This Thursday marks Veterans Day. I have been blessed to have grown up as a child surrounded by relatives who were veterans of not only World War II, but also World War I and the Spanish-American War.
Pedestrian walkways, amphitheaters, bike paths, trams -- even a "space needle" style restaurant. Nothing was off limits as a small group of enthusiastic thinkers aired ideas about Columbus' future in a Life Enrichment course called City Revitalization: Shaping the Future, at Mississippi University for Women this fall.
The Starkville Area Arts Council's Art in Public Places program will feature an exhibit entitled Fall Showcase in the gallery located in the lobby of the Greater Starkville Development Partnership, 200 E. Main St., in Starkville.
In honor of Veterans Day, well-known storyteller Dolores Hydock of Birmingham, Ala., makes a return visit to the Columbus Arts Council's Omnova Theater Friday, Nov. 12. She brings captivating tales of the traveling USO camp shows of World War II -- and a very special guest.
"It's really about letting the land talk to you," Brandon Beck of Columbus told participants in the McCormick Civil War Institute fall tour, as they stood on the echoing battlefield at Gettysburg, Pa., in October.
"In fourteen hundred-ninety-two, Columbus sailed the ocean blue," but on Tuesday Nov. 23, replicas of two of the intrepid explorer's trio of ships will anchor at the Columbus Marina near the John C. Stennis Lock and Dam East Bank. The historically-accurate ships will remain docked until early Monday, Nov. 29.
HATTIESBURG -- Lee Armstrong of Columbus was crowned Miss Southern Magnolia 2011 at the North Forrest High Performing Arts Center in Hattiesburg by outgoing Miss Southern Magnolia Shelby Corn. Lee is the daughter of Jim and Dorothy Armstrong of Columbus.
Brett Kingstone has a simple message for America's manufacturers, entrepreneurs and lawmakers: protect the country's intellectual property and innovative technology.
Lavish draperies, Louis XIV French settees and marble floors do nothing more than set the stage in my salon or any other. It is achieving that gorgeous blonde bob or ravishing head of red hair that is paramount.
Almost every small town in America has a special person who rides a bike, walks the streets, everybody knows and loves, and has at least one good story about. My old hometown, Rolling Fork, claims Calvin Dickerson as that person.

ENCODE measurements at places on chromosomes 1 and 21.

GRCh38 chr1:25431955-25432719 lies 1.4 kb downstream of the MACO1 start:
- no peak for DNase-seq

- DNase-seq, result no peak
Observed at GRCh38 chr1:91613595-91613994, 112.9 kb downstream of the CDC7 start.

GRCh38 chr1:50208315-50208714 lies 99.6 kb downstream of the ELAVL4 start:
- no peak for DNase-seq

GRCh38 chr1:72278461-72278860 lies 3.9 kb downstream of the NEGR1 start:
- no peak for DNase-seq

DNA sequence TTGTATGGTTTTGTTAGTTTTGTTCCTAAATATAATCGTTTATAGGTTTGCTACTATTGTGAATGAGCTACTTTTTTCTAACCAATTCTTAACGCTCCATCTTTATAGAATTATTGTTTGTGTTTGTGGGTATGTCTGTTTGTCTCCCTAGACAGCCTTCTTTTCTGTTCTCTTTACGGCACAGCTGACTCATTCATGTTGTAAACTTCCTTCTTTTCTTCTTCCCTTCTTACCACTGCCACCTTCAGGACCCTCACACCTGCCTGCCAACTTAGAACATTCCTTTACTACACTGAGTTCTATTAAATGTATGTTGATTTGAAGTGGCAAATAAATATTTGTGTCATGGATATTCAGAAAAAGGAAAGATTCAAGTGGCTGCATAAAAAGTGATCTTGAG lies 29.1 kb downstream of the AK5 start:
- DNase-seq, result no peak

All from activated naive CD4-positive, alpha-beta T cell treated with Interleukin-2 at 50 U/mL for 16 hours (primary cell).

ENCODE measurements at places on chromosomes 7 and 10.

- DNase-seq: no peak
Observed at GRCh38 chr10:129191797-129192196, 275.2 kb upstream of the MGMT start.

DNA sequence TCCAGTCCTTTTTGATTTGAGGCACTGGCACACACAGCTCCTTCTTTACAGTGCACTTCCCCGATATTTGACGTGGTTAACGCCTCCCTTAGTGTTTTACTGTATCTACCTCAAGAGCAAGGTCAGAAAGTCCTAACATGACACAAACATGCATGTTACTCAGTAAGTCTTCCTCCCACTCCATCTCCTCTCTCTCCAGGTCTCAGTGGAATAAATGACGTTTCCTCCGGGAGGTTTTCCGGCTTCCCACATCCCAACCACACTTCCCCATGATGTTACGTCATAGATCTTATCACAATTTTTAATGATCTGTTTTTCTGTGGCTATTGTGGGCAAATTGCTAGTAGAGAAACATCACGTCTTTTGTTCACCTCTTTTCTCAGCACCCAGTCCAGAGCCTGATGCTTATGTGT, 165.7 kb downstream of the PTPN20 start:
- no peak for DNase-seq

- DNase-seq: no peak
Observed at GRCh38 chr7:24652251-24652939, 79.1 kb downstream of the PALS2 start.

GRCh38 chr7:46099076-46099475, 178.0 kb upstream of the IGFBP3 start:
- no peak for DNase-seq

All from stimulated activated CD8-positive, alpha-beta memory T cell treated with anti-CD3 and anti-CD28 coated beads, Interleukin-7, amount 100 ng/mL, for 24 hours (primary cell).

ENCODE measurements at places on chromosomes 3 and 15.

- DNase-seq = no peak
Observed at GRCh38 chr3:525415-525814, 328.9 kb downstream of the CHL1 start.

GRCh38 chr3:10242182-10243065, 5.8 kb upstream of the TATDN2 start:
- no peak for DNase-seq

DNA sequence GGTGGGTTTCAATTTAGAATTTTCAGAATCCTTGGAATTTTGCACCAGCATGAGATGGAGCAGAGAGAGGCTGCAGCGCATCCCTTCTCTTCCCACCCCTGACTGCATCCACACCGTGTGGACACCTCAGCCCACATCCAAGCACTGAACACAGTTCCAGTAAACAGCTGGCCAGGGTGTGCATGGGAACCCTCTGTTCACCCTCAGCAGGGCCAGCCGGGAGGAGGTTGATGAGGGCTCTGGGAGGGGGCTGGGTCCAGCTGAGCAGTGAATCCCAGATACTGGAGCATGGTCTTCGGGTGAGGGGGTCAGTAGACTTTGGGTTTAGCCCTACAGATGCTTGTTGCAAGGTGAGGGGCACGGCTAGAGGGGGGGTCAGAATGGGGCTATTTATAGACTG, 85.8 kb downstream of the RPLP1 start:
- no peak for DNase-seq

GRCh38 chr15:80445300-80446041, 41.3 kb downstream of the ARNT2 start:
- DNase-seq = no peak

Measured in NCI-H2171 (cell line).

Columbus has been quite a popular destination recently. We enjoyed tours, lectures, concerts and countless choices of entertainment. Some weekends Chris and I had to select carefully because we just could not do it all. Truthfully, I would like a few days off just to recuperate.
Fall is a wonderful time to break out the stew recipes. Brrrr nights and blustery days call for comfort foods to fill the tummy and warm the heart. Most of us enjoy a traditional hearty beef stew, but variations are endless, as some of today's recipes illustrate.
Lee Ann and Tom Moore felt they had found "the" house the first time they viewed it in 2008. Unique in floorplan, and crowning the hill at the corner of College Street and First Street South in Columbus, it is, Tom says, "an outside-inside house."
The art program at West Point High School will have more resources thanks to the Drawing Out Success program run by students of Mississippi University for Women's Kappa Pi International Honorary Art Fraternity.
Mississippi University for Women's Department of Music and Theatre will present its 2010 Fall Choral Concert Tuesday, Nov. 2, at 7:30 p.m. in the sanctuary of First United Methodist Church, 602 Main St., in Columbus.
A free public performance Sunday, Nov. 7, by the Starkville-MSU Symphony Chorus will feature Franz Schubert's "Mass in G," accompanied by strings and organ.
The HEARTS After School Tutoring Program will be a highlight of the community holiday season with its fundraising Holiday Bazaar. This festive day will be Saturday, Dec. 3, from 10 a.m.-6 p.m. in the lower level of Trotter Convention Center in downtown Columbus.
Robert Wolverton's orange ceramic pumpkin, which welcomes visitors to his house during October, shows how much Halloween has evolved through the centuries.
Even as a youngster growing up in Columbus, Robert Williams was "a doodler," drawing whatever appealed to his fertile imagination.
2. Strange Sex, Familiar Sex BOOK REVIEWS
4. A Stone's Throw: Bridge work COLUMNS